Weather Service Calling For Possible 'Near Blizzard' Conditions Friday into Saturday

Current computer models of the approaching storm show it bringing 'significant snowfall' to the state, including Fairfield.

Just days past the 35th anniversary of the historic Blizzard of '78, which dumped more than two feet of snow on Connecticut, another major winter storm is bearing down on New England and current computer models indicate it could bring as much as a foot of snow to some areas.

The National Weather Service today says that the current track of the storm could bring "near blizzard' conditions to parts of the state by Friday night "with significant snowfall likely" across eastern Connecticut and eastern Long Island.

The weather services says it is still watching the approaching system and is holding off on issuing any hazardous weather warnings until the track and size of the storm become more clear.

The impending snow is the result of two storms that are coming together, one from the Great Lakes region, the other from the Gulf Coast, as they approach the Northeast, according to Fox Meteorologist Rachel Frank. The Gulf system has a lot of moisture and the one from the Great Lakes is bringing little precipitation but plenty of cold air, Frank says.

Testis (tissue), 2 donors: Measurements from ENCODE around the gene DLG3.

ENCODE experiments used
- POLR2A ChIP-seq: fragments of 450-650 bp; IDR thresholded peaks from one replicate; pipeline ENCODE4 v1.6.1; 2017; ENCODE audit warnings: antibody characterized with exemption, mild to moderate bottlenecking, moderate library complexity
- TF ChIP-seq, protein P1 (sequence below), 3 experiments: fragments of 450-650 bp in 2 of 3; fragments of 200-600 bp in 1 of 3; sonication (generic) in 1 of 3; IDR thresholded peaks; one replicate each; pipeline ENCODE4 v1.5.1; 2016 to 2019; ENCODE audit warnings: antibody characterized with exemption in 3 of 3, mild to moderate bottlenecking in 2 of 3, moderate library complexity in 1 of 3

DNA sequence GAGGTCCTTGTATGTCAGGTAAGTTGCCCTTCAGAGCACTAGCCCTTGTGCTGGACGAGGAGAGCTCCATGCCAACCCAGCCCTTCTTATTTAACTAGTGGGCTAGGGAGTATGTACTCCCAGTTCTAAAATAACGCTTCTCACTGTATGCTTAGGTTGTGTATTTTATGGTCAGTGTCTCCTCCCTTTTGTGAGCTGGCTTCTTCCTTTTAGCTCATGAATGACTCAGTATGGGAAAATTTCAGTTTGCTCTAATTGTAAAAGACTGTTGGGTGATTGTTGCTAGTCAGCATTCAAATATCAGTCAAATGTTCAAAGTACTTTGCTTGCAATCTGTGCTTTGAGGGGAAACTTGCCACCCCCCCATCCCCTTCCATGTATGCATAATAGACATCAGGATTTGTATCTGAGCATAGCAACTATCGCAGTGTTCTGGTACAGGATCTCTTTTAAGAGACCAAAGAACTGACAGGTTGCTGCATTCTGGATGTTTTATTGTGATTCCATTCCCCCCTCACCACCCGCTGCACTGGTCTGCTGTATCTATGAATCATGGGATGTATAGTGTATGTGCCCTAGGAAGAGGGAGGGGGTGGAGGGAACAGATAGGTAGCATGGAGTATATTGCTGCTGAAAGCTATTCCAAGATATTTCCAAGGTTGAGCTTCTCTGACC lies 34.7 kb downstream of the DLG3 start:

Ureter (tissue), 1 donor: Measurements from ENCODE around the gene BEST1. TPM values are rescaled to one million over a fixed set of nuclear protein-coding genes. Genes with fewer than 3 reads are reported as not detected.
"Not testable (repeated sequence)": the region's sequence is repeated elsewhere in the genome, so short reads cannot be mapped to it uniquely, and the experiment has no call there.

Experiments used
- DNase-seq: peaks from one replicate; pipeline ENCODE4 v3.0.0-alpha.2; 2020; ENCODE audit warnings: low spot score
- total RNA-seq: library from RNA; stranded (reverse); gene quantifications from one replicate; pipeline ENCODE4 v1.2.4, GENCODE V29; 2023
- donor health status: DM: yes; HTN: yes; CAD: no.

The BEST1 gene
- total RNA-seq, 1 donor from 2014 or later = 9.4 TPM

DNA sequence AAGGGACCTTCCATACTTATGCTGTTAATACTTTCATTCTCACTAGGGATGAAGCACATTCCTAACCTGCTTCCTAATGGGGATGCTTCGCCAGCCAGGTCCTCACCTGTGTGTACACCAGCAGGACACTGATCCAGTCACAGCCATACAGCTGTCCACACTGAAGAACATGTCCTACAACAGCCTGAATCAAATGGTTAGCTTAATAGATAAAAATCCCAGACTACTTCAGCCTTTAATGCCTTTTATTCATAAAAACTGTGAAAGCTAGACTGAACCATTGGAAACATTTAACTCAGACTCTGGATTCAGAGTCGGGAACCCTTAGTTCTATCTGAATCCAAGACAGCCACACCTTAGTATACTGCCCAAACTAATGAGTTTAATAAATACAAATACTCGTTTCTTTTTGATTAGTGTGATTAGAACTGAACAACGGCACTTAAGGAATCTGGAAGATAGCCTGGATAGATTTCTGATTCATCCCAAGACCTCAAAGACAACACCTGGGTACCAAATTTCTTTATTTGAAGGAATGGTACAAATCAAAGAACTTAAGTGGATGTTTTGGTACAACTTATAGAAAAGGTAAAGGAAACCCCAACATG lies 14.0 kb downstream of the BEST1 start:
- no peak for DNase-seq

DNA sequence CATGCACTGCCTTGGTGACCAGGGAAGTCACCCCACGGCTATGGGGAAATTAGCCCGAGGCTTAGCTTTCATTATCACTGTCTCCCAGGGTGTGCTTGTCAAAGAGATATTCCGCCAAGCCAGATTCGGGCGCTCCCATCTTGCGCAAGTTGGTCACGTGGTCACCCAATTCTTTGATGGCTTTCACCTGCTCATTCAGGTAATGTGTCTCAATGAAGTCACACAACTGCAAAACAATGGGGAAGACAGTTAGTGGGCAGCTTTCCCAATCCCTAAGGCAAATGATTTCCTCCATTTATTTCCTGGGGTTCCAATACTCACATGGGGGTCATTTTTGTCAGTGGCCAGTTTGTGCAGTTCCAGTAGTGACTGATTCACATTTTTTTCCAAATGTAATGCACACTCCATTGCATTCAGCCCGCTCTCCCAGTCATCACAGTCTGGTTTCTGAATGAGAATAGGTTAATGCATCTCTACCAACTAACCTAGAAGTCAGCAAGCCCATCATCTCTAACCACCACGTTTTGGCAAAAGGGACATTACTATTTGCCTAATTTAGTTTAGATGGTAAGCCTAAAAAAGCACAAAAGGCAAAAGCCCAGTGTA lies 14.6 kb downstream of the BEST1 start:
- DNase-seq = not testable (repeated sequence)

A mix of rain and snow is expected to fall Thursday night, but the real event will begin on Friday when rain, sleet, and snow will spread across the state in the morning and change to all snow after 9 p.m. Snow will continue into Saturday morning. Some areas will see a few inches of snow, others will see more than a foot.

According to the Winter Weather Watch issued by the National Weather Service, areas of coastal Connecticut could see between 10 and 20 inches of snow by the time the storm has blasted through.

The long range forecast for Fairfield calls for clearing on Saturday with temperatures reaching 31 degrees. Sunday will be mostly sunny with temps climbing into the 30s.

In 1978 a blizzard hit the state on Feb. 6 and the storm, which raged for about 24 hours, left as much as 30 inches of snow in some areas, forcing the closing of the state and paralyzing traffic for days.


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